The following case will demonstrate the simple use of this cement in a full-contour zirconia crown case.

Case Report

Diagnosis and Treatment Planning

A 35-year-old female presented to our office. Root canals had been performed on teeth #19 and #20 (Fig. 1) and her teeth showed overall signs of wear. The patient had a history of breaking and chipping teeth, and stated that she felt she was “rough on her teeth.”

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Figure 1: Teeth #19 and #20 following endodontic treatment and core buildup.

When discussing restorative options, the patient stated she did not want gold crowns, but still wanted something that she couldn’t break. She agreed to proceed with treatment of monolithic full-coverage zirconia crowns.

Clinical Protocol

Local anesthesia (4 percent Citnest Plain, one carpule [DENTSPLY Pharmaceutical; York, Pa.] and 2 percent Lidocaine 1:100,000 epi, one carpule [Henry Schein; Melville, N.Y.]) was administered and the preparations were done using a Brasseler USA® No. 8856L 018 bur (Brasseler USA; Savannah, Ga.) (Fig. 2). A vinyl polysiloxane impression (Imprint™ 3 [3M ESPE]) was taken and then temporary crowns were placed. The case was then sent to the dental laboratory team along with shade tab photographs to communicate the desired color and characterization. The lab team scanned the impression and digitally designed the crowns. After milling the restorations, they were stained and glazed (Figs. 3, 4). After completion of all lab steps, the case was returned to our dental office.

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Figure 2: The teeth following preparation for solid zirconia crowns.

Figure 3: The crowns in a raw state immediately after milling and sintering.

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Figure 4: The more natural appearance of the restorations following staining and glazing.

The temporary crowns were removed and the preparations were cleaned, rinsed and dried just enough to leave the surfaces slightly moist. The final BruxZir crowns were then tried in to confirm a good fit. The crowns were then removed and the internal surfaces were cleaned and treated with CoJet™ Silicate Ceramic Surface Treatment System (3M ESPE), applied with a chairside microetcher (Danville Materials; San Ramon, Calif.) (Fig. 5). A new mixing tip was attached to the RelyX Luting Plus Automix dispenser and a small amount of cement was dispensed and then discarded to ensure an even mix in the product to be used. A thin layer of cement was applied to the interior of the crowns, keeping the mixing tip immersed during application to prevent air bubbles (Fig. 6). The crowns were then seated and held in place with firm pressure (Fig. 7). Next, excess cement was tack-cured with a curing light (Elipar™ S10 [3M ESPE]) for 5 seconds to reach a gel stage, and then cleaned away (Fig. 8). Interproximal areas were flossed, and the patient was instructed to bite down for several minutes. After the self-cure setting time had elapsed, the restorations were complete (Figs. 9, 10).

Closing Comments

RMGI cements have a proven track record and have been around long enough for several generations of dentists to utilize. However, they also now have benefits that appeal to a new generation of dentists who put a premium on efficiency.

RMGI cements have a proven track record and have been around long enough for several generations of dentists to utilize.

While the materials have been around for a long time, the recent addition of a photo initiator in the cement used here brings new benefits to users. Instead of waiting chairside for the cement to reach its cleanup stage, or attending to another task for 2–3 minutes and risking missing the window for easy cleanup, now the dentist can immediately tack-cure the excess material and remove it.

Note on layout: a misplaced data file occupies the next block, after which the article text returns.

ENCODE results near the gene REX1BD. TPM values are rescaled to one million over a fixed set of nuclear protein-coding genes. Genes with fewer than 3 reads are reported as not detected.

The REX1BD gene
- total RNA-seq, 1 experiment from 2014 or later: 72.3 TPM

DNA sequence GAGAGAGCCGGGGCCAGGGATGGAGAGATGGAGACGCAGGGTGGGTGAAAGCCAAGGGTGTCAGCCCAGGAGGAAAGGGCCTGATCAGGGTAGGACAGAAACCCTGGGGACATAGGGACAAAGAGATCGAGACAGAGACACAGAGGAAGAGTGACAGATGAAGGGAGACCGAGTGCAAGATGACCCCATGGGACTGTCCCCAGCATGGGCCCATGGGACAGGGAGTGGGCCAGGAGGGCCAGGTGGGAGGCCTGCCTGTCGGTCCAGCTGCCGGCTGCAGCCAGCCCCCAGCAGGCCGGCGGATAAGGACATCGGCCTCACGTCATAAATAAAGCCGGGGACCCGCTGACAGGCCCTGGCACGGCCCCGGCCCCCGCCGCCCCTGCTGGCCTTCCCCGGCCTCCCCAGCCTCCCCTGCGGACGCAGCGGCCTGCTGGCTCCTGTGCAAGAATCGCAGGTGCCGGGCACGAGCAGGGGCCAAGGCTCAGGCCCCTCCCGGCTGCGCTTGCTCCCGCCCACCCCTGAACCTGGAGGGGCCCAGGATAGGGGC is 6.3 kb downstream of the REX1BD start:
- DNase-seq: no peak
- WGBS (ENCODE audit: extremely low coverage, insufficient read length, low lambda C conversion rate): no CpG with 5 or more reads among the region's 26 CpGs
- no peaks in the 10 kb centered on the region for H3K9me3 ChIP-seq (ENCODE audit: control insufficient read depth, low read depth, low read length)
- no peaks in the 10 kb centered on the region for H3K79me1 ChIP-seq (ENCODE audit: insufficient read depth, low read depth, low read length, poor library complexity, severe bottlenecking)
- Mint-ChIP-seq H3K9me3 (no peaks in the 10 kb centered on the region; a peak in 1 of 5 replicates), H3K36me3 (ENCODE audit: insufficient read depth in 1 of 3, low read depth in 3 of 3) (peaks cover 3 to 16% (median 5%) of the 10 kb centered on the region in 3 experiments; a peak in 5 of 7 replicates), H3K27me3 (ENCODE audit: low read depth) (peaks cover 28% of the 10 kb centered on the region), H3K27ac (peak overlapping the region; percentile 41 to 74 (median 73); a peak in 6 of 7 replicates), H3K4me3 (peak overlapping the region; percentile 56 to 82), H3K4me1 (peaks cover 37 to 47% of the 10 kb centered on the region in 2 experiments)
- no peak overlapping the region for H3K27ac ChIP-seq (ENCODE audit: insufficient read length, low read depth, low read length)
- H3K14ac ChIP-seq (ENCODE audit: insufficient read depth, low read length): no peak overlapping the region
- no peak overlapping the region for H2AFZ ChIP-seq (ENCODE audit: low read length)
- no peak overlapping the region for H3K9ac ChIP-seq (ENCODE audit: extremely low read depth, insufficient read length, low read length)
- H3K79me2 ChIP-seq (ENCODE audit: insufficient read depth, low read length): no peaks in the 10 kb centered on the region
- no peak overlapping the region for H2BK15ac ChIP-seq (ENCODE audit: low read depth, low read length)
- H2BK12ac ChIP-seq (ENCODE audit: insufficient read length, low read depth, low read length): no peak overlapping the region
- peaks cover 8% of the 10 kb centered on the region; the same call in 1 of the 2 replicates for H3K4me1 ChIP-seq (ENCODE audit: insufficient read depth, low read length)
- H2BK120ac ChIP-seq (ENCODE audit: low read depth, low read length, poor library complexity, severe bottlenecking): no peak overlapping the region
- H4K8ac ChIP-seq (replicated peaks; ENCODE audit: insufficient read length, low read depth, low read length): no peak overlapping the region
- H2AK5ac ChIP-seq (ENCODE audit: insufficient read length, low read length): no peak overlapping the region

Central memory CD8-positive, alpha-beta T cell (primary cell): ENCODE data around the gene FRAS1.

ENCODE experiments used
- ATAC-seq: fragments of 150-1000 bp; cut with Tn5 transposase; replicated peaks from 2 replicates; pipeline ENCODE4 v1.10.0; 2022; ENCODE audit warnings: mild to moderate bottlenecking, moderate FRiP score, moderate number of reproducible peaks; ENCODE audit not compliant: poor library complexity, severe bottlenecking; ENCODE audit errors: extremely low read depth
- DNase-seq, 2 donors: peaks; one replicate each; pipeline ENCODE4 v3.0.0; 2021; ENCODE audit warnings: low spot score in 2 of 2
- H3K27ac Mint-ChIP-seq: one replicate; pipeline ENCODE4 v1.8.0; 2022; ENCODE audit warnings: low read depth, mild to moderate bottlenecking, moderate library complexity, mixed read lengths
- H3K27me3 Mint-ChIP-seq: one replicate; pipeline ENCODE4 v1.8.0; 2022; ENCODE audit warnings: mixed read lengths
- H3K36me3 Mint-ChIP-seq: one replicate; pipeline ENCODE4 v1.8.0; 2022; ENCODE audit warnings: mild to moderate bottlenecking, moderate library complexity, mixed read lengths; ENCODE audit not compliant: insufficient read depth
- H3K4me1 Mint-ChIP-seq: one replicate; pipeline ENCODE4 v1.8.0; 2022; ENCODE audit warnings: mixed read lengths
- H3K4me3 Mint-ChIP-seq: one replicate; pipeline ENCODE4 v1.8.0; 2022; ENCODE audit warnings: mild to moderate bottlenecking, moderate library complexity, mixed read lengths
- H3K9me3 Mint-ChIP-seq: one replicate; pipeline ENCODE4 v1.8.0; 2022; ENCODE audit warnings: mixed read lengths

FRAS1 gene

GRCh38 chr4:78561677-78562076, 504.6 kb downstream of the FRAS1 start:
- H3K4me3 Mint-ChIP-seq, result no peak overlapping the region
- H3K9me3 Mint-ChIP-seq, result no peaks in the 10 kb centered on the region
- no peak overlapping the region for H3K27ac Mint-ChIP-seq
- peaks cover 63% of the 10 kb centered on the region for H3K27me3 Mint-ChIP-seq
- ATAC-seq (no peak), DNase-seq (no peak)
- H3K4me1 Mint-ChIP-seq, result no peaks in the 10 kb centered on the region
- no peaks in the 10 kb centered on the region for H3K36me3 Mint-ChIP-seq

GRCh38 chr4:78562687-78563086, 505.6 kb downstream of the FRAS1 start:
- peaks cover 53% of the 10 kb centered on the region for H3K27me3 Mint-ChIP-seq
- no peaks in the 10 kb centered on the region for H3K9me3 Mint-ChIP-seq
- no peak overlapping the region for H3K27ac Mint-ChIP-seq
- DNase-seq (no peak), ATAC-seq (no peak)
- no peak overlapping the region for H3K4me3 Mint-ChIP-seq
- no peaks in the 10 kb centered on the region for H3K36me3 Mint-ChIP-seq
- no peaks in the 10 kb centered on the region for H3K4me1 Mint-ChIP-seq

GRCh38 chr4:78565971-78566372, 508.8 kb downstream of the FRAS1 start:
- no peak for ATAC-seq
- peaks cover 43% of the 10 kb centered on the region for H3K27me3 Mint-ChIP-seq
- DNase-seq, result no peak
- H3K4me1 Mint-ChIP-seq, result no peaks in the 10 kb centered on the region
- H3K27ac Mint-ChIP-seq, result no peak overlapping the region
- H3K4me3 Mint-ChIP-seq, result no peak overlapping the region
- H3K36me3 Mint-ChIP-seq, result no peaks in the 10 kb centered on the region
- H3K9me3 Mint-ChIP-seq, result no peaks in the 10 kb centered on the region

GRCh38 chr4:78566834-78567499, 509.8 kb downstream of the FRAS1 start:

Predictability is something that all dentists strive for in their techniques and selection of materials, and the materials used here have proven themselves to be very reliable. This article does not attempt to illustrate an exotic case or unusual technique, but rather to highlight a very typical case in type and materials. The ongoing evolution of RMGI cements is making them even easier to use than before, and helping ensure they remain a standby material in many operatories.

The ongoing evolution of RMGI cements is making them even easier to use than before.

Dr. Ramsey currently practices in Jupiter, Florida, focusing on comprehensive esthetic and restorative dentistry. A product consultant for THE DENTAL ADVISOR and numerous dental manufacturers, he has lectured internationally on the latest techniques, materials, technology and protocols needed to create successful esthetic-based practices. He can be reached via email at drcramsey@ritterandramsey.com.

Disclosure: Dr. Ramsey has received honoraria from 3M ESPE.

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Reprinted by permission of Dentistry Today, ©2014 Dentistry Today.

References

  1. Glidewell Laboratories (internal data).
  2. Christensen GJ. Why use resin cements? J Am Dent Assoc. 2010;141:204-6
  3. Christensen GJ. Should resin cements be used for every cementation? J Am Dent Assoc. 2007;138:817-9.
  4. Hill EE. Dental cements for definitive luting: a review and practical clinical considerations. Dent Clin North Am. 2007;51:643-58, vi.
  5. Hill EE, Lott J. A clinically focused discussion of luting materials. Aust Dent J. 2011 Jun;56 (suppl 1):67-76.
  6. Haddad MF, Rocha EP, Assunção WG. Cementation of prosthetic restorations: from conventional cementation to dental bonding concept. J Craniofac Surg. 2011 May;22(3):952-8.
  7. Pameijer CH. Crown retention with three resin-modified glass ionomer luting agents. J Am Dent Assoc. 2012;143:1218-22.
  8. 3M ESPE. RelyX Luting Plus Automix Resin Modified Glass Ionomer Cement (technical data sheet).